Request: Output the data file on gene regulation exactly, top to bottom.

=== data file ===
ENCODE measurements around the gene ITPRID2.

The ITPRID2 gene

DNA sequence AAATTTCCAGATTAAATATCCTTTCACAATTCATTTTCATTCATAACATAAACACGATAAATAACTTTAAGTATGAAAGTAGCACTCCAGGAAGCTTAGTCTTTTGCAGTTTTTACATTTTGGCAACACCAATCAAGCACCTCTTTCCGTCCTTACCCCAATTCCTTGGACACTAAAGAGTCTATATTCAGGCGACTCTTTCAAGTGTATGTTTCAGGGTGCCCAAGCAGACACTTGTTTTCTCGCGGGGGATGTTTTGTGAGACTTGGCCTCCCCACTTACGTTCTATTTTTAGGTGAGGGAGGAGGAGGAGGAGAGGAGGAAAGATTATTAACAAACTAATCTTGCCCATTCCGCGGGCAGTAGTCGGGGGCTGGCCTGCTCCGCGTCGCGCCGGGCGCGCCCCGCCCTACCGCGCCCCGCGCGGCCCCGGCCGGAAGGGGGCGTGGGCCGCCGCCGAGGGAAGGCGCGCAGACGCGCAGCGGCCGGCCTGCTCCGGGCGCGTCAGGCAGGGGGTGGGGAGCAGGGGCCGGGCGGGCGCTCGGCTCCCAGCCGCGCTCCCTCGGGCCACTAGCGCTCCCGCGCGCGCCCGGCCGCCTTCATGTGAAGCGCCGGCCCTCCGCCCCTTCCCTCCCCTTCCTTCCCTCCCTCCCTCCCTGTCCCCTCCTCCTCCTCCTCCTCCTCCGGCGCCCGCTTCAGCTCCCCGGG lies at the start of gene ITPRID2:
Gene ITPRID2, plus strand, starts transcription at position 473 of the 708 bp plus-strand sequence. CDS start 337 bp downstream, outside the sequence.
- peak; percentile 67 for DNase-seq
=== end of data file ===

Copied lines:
ENCODE measurements around the gene ITPRID2.

The ITPRID2 gene

DNA sequence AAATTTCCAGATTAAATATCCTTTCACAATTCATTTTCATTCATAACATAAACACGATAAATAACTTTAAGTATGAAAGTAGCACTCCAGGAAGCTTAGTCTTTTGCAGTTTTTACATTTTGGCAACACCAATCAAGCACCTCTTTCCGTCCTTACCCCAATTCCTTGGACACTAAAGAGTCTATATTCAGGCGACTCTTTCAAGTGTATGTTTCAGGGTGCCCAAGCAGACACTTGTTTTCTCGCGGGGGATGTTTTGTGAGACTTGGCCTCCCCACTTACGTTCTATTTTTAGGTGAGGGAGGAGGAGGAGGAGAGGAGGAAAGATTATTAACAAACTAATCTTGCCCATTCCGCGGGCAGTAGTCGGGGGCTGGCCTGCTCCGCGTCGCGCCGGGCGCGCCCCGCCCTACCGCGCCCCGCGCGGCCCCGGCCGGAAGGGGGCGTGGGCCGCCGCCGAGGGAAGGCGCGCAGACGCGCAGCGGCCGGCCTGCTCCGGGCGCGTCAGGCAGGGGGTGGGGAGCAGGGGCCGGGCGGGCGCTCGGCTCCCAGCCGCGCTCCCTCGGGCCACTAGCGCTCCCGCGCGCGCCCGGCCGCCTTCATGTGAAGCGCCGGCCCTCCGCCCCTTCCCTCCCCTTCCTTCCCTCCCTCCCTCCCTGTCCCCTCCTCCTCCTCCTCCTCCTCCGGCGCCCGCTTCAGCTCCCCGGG lies at the start of gene ITPRID2:
Gene ITPRID2, plus strand, starts transcription at position 473 of the 708 bp plus-strand sequence. CDS start 337 bp downstream, outside the sequence.
- peak; percentile 67 for DNase-seq